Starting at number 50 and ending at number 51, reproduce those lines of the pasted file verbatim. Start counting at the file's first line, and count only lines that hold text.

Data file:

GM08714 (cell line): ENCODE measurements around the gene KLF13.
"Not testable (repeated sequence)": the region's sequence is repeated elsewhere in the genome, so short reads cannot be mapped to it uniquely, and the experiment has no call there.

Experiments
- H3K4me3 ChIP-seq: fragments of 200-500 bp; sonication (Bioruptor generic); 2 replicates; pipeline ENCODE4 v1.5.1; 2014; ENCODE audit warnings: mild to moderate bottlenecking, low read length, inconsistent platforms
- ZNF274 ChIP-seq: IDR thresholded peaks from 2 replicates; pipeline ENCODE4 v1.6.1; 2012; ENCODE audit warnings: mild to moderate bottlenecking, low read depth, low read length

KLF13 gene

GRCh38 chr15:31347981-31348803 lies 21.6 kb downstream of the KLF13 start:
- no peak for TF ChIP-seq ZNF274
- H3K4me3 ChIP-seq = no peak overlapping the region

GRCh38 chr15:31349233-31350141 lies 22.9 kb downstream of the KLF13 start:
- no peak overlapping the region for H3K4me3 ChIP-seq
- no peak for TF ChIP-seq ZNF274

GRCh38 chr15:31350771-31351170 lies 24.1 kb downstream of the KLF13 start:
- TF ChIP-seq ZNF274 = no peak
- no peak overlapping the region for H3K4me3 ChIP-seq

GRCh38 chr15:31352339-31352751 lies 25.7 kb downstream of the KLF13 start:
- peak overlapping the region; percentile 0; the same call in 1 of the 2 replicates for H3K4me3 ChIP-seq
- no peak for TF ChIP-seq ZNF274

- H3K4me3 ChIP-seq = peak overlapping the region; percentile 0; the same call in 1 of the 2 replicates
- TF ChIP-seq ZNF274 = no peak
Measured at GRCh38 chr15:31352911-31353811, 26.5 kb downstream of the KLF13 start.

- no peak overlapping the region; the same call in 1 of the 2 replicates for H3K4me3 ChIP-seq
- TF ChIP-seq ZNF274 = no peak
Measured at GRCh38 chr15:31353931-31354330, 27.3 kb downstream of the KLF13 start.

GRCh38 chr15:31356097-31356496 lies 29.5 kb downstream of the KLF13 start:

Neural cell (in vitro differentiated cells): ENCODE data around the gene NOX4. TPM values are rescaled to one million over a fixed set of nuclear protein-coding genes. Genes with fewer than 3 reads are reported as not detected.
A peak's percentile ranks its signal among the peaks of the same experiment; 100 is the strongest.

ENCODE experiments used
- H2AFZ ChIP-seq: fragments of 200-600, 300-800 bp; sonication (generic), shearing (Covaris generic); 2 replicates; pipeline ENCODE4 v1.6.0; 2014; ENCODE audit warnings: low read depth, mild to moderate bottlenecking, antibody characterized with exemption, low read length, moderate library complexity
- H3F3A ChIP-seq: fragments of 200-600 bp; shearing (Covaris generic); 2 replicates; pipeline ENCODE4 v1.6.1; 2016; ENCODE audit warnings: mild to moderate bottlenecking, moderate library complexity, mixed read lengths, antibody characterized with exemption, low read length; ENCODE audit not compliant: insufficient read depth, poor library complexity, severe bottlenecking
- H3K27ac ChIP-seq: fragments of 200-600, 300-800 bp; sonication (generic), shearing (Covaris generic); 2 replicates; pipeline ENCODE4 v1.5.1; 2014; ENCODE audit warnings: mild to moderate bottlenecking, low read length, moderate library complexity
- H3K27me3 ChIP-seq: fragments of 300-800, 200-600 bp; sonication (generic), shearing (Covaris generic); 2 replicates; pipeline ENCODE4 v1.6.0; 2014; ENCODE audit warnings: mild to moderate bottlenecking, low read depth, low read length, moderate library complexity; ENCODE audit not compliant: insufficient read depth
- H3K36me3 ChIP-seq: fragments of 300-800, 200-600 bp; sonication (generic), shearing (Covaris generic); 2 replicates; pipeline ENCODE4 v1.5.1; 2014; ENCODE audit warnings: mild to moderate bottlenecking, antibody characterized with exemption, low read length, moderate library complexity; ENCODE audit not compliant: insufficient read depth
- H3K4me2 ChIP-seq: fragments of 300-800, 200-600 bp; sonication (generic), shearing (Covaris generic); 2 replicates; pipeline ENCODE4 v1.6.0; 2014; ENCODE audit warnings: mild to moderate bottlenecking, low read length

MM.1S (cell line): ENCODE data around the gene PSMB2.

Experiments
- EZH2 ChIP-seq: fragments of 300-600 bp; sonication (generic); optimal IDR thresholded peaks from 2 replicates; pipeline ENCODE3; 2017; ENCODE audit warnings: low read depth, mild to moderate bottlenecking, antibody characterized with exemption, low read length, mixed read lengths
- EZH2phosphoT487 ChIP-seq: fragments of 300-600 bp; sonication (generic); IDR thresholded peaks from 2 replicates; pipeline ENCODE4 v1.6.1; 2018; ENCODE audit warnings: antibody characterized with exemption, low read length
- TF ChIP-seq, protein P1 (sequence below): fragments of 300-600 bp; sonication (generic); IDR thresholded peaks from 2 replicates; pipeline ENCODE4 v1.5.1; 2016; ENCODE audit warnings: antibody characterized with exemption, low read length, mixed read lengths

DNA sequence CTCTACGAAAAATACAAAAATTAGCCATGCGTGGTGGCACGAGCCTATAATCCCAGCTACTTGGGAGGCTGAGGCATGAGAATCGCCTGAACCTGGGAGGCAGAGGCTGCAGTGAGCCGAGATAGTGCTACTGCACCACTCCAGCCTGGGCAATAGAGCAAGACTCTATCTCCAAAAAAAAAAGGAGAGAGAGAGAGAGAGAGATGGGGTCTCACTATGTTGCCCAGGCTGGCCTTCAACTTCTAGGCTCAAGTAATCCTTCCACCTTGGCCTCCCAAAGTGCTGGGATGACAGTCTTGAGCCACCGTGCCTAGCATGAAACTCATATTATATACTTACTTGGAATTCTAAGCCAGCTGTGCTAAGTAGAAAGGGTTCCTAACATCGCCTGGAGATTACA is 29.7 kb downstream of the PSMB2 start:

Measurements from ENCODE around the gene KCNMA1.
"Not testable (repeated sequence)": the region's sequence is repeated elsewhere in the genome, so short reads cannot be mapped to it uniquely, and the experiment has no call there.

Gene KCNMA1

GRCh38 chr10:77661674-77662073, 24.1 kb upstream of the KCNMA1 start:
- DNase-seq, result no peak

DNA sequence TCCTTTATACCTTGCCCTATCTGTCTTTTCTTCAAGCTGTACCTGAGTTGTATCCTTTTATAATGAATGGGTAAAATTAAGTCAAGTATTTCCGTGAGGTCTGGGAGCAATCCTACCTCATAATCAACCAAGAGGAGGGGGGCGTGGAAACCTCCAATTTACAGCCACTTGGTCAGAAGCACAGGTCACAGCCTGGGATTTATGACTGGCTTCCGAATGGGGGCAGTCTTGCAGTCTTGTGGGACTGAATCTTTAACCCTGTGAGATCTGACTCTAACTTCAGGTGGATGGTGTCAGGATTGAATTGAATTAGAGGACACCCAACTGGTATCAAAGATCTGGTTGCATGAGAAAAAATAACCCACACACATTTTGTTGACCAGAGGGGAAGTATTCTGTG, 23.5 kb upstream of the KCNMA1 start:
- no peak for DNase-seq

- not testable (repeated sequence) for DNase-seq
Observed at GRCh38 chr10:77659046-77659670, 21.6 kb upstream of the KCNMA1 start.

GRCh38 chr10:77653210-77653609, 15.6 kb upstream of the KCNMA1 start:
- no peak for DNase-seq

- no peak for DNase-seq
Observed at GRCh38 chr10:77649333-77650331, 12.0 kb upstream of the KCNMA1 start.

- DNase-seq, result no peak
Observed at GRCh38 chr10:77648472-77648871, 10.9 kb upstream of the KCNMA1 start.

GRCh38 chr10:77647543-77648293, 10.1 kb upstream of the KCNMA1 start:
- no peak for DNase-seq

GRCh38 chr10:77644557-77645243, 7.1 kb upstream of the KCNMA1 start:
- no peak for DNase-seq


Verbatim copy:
GRCh38 chr10:77653210-77653609, 15.6 kb upstream of the KCNMA1 start:
- no peak for DNase-seq